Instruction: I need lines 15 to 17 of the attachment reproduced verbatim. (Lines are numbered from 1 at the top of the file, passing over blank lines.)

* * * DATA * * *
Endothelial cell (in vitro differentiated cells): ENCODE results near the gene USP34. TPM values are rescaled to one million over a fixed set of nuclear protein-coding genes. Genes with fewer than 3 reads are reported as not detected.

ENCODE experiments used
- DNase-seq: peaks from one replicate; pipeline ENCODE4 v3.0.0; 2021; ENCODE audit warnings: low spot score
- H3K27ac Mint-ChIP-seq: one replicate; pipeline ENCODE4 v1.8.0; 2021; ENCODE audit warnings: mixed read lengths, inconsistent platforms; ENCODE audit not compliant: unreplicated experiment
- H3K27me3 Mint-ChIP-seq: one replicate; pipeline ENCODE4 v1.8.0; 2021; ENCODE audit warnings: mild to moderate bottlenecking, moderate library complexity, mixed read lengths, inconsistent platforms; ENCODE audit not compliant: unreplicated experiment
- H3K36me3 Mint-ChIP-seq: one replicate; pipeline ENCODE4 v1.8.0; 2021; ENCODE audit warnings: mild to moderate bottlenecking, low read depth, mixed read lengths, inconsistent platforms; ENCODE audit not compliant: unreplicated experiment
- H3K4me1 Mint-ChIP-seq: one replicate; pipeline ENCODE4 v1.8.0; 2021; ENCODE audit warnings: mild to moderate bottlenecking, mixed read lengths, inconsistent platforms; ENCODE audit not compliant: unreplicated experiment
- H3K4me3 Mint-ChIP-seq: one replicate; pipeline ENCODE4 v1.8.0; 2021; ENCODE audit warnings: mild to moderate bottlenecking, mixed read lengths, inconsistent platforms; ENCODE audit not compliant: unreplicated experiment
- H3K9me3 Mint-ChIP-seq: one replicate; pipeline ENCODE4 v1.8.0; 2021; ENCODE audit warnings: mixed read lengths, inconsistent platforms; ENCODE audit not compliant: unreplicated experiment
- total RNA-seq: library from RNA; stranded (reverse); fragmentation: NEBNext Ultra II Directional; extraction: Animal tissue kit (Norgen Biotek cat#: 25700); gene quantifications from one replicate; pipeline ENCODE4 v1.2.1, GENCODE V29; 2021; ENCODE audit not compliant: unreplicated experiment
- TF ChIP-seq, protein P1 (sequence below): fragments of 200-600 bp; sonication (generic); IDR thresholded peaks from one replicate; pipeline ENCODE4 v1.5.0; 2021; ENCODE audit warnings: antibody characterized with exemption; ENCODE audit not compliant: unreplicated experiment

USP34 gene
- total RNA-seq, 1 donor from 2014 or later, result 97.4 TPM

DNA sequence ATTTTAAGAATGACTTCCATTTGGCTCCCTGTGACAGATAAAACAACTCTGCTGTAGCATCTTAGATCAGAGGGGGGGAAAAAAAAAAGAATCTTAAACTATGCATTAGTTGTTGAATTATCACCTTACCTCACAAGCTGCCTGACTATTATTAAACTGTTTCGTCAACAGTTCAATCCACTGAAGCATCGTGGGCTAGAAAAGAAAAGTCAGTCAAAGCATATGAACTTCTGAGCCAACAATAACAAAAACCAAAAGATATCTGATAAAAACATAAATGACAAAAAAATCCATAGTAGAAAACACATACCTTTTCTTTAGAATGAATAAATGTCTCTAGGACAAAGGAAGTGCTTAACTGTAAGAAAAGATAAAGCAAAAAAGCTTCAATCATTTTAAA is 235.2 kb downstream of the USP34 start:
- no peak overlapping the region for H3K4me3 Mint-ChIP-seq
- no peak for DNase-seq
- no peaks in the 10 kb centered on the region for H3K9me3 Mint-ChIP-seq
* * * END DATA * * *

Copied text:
- no peak overlapping the region for H3K4me3 Mint-ChIP-seq
- no peak for DNase-seq
- no peaks in the 10 kb centered on the region for H3K9me3 Mint-ChIP-seq